And I'm like, No way. What happened? And, you know, I'm looking down and all these bandages and stitches -- yes. And so -- yes. Everyone had to tell me what happened. Very scary.

CHUNG: Sure, it was scary.

TAYLOR: Yes. It was a very long road, you know? Just having to do everything again. Learn how to walk, learn how to move your arms. I am so grateful that I'm not in a wheelchair and that I can walk and just -- it's amazing.

CHUNG: You seem so gentle. You know, almost fragile and I'm thinking to myself where did you get the strength?

TAYLOR: I -- you know what? I have a great support system. My family, my boys and my mom and dad, my sister and just my friends, everybody.

I think there was a lot of prayers being -- you know, said for me and I appreciate all that. And just everyone who prayed for me, all just very positive energy.

CHUNG: Niki, how did you get through 40-some operations? I mean, I cannot imagine going back -- you know? Time and time again.

TAYLOR: Time and time again. Yes.

CHUNG: You have some core inner strength.

TAYLOR: I guess God wasn't ready for me. I'm not done here on Earth. There is something for me to do here.

CHUNG (voice-over): That something is to take care of her 8- year-old twin sons as a single mother. They gave her the strength to survive.

TAYLOR: My boys are amazing. They -- they're a big part of keeping me going. They're like my little helpers. They're just, you know, such gentlemen and then such boy all at the same time. It's really great.

MARC ANTHONY, SINGER: Ladies and gentlemen, Niki Taylor.

CHUNG: Her public comeback began with this extraordinary walk across the stage at the VH-1 Vogue Fashion awards. Less than six months after her near-fatal accident, the supermodel who had bounded down so many runways, teetering in high heels was tentative.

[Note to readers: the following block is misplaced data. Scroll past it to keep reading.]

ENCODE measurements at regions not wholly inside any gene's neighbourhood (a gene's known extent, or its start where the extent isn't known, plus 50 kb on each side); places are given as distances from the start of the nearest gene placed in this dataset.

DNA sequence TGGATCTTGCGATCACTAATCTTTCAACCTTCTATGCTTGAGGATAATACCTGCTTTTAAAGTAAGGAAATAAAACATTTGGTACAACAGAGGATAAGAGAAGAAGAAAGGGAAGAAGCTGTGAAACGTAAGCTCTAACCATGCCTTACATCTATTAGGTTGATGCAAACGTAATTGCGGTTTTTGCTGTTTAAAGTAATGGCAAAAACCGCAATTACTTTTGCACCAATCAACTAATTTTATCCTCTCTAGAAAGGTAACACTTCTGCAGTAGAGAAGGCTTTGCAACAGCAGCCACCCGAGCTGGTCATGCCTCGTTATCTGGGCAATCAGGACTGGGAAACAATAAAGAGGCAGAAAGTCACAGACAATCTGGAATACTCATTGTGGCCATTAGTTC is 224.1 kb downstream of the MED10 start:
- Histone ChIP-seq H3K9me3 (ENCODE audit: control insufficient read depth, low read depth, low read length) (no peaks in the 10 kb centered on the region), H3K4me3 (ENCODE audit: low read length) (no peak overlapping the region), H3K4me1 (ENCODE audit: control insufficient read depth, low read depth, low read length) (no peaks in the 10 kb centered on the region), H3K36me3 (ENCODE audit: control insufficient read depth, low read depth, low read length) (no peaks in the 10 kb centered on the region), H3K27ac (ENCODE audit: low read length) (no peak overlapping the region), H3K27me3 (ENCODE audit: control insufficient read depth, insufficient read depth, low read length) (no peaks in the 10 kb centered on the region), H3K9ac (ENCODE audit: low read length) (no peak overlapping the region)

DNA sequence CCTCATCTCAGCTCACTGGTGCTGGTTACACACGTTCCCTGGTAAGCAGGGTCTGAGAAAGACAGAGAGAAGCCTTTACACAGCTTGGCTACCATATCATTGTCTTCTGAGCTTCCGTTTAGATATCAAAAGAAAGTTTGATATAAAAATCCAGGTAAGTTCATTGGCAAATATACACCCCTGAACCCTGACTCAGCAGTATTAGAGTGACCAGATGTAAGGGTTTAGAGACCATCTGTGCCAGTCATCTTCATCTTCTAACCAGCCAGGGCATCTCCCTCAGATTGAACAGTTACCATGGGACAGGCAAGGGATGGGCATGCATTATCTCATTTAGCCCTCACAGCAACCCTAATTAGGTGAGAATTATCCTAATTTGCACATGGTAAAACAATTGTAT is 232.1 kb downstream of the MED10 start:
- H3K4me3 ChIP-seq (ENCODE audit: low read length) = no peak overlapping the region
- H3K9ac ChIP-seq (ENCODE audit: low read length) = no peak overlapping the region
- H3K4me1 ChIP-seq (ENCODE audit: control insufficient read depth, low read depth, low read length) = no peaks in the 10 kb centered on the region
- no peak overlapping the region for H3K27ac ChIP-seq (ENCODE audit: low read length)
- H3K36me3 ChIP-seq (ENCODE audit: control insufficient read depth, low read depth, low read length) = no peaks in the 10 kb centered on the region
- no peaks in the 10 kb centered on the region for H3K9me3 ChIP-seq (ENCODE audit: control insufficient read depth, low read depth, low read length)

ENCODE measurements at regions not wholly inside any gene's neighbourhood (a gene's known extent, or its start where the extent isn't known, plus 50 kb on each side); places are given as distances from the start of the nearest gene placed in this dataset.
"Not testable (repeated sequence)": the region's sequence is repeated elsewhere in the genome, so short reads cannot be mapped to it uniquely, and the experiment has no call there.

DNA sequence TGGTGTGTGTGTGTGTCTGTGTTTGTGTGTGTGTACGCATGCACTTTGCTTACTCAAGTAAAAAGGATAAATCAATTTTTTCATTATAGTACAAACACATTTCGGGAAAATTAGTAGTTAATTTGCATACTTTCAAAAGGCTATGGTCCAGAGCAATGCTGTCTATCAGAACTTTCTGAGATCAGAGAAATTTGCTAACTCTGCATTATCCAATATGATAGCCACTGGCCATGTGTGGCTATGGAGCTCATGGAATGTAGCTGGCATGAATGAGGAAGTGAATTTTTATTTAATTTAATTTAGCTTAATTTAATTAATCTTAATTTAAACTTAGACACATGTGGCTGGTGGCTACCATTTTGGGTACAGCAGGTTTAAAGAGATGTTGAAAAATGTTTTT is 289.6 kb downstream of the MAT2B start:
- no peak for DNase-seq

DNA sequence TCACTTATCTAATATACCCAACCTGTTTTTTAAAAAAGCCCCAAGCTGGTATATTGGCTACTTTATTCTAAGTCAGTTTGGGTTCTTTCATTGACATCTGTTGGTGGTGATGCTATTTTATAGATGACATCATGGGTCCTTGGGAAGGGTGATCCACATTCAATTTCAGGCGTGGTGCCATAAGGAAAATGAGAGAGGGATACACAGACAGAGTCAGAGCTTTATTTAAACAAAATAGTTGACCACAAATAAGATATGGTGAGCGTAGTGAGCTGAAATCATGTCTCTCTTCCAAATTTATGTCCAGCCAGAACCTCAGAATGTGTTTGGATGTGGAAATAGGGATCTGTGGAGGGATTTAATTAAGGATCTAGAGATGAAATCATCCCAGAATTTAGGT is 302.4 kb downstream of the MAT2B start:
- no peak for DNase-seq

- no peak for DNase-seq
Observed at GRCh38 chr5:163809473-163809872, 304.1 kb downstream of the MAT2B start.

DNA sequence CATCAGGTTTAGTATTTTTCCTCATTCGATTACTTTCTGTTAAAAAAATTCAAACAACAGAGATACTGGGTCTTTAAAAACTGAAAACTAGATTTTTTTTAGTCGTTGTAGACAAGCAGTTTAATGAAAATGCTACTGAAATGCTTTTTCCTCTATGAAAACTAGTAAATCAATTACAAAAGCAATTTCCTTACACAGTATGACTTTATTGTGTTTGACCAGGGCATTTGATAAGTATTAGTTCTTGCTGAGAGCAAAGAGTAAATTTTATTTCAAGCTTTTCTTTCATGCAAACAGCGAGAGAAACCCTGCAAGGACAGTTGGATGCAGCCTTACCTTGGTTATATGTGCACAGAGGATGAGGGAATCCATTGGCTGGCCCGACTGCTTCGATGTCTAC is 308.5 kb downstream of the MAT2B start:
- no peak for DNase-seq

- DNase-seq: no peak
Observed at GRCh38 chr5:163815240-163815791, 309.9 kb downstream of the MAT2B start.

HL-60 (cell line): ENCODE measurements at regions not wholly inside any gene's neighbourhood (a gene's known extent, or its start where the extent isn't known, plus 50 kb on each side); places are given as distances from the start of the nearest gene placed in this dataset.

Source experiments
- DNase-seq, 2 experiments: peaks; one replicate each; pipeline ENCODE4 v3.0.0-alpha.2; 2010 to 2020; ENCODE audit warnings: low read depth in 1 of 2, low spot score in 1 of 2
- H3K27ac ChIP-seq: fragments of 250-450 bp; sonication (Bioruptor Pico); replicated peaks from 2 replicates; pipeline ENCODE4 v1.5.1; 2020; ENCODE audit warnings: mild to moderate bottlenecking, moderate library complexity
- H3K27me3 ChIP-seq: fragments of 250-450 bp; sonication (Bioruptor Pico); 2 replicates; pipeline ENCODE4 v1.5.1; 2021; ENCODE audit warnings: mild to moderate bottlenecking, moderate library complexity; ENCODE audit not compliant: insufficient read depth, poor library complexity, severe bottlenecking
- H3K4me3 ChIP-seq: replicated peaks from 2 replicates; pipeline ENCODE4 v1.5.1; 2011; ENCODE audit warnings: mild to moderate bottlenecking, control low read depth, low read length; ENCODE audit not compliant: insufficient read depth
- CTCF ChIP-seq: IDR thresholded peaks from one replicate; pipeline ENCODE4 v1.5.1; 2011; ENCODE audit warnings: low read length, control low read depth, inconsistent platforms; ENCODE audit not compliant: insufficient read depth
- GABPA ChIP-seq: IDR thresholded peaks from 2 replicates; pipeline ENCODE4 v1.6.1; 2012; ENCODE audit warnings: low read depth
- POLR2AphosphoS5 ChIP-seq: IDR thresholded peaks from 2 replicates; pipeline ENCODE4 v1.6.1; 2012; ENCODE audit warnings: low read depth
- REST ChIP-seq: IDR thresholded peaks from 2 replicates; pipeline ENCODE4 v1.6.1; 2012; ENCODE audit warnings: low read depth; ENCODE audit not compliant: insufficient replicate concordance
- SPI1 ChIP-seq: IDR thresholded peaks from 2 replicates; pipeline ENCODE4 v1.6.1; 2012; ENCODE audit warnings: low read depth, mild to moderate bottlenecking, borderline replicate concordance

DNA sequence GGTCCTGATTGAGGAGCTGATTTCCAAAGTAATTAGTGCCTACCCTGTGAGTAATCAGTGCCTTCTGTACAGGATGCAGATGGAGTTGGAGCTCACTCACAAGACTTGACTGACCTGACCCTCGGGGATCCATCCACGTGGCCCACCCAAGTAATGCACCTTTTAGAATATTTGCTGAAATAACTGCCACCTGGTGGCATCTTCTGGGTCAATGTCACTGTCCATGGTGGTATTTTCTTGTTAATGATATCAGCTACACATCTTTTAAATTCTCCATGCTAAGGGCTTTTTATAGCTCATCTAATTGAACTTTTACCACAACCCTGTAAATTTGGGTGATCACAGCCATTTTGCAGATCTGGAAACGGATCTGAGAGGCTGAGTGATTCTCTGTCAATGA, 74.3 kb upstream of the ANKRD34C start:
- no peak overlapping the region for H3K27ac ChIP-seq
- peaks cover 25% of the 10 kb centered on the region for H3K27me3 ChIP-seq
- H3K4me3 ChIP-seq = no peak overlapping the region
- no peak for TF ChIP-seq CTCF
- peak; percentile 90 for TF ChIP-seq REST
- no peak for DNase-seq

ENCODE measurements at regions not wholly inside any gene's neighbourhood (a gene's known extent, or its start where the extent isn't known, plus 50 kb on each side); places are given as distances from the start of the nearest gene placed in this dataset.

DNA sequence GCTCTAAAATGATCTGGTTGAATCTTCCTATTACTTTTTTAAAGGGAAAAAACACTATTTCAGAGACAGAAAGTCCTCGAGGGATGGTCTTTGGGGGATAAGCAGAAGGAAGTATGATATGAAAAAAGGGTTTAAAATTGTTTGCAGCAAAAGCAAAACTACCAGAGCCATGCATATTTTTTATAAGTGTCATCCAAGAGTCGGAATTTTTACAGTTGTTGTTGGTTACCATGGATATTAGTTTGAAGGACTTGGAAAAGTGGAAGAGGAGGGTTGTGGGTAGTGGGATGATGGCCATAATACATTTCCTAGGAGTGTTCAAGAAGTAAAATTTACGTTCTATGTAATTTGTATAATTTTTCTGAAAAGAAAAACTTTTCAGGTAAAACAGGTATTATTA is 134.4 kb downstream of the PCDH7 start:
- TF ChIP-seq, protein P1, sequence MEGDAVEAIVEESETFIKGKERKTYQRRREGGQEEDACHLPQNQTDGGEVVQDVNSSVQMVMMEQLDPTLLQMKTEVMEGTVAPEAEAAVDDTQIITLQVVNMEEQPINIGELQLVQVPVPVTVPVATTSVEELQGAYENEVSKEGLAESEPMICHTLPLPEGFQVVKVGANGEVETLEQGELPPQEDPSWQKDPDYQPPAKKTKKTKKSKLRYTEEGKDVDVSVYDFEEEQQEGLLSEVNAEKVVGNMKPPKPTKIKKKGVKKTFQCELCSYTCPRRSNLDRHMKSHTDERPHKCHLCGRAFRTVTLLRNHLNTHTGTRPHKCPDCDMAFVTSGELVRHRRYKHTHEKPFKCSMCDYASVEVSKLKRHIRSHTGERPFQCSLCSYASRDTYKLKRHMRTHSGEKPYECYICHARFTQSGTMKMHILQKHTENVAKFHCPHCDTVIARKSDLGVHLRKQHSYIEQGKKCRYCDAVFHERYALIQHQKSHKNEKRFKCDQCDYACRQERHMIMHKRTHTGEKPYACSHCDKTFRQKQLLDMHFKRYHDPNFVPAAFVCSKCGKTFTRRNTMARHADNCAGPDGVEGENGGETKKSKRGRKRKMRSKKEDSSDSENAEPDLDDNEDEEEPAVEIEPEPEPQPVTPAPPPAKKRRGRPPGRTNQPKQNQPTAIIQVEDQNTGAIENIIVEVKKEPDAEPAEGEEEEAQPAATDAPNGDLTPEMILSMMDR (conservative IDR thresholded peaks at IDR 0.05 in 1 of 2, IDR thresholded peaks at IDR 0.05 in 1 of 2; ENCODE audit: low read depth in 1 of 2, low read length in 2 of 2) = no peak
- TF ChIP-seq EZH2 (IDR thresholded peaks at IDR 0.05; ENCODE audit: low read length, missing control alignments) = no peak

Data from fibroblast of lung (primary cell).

TAYLOR: I was really worried. I didn't want to trip on my dress or fall and I got a standing ovation and it was just like, I know my face turn bright red. It was like, wow. This is cool.

CHUNG (on camera): Was it exhilarating to know that you had so much support out there?

TAYLOR: Yes. Yes. It was very cool.

CHUNG (voice-over): And supermodel Niki Taylor was back. The following February, she was back on the newsstand posing for her first cover since the accident.

TAYLOR: Just starting back slowly. The two years I took off was to pretty much recover from the accident, and just everyday, just getting stronger and stocker.

CHUNG (on camera): How did it feel going back to work?

TAYLOR: It felt great, you know? I pretty much felt like I died because I'd been working since I was 13, for so long and get use to going somewhere and doing something. So I miss trade lot and it's good to be back. Now.

CHUNG: Now are you able to just about do everything that you used to be able to do?

TAYLOR: Not everything. I used to be like a real daredevil and bungee jumping and skydiving. Roller coasters and going on rides with all of the kids and you know, now they're line, take it easy and I have two rods and six pins in my back so they're like...

CHUNG: Two rods and six pins.

TAYLOR: Yes. I'm getting my balance back, but you know, just slowly. But I think everyday, I'm getting more stronger and I practice yoga which is really good for the back and you know, just every day.

CHUNG (voice-over): Now every day means trying new things. A music video star.

TAYLOR: There's something different. Something I hadn't done before.

CHUNG (on camera): Is there a rock star screaming to get out of you?

TAYLOR: Yes, I think there's rock star, punk rock, there's everything.

CHUNG: What kind of person do you think you are? Are you a positive person, negative person with a glass half full or half empty?

TAYLOR: Definitely half full. Very positive. It's all a learning lesson, I think and it's there to make you stronger, you know? If you're not going through something you're not learning.

CHUNG (voice-over): And Niki should know, before the accident she had faced other challenges. Her marriage to football player Matt Martinez fell apart. They divorced after two years. Then in the middle of that, her 17-year-old sister suddenly died of an undiagnosed heart problem. She and Krissy were close. Modeling together, walking the catwalk together.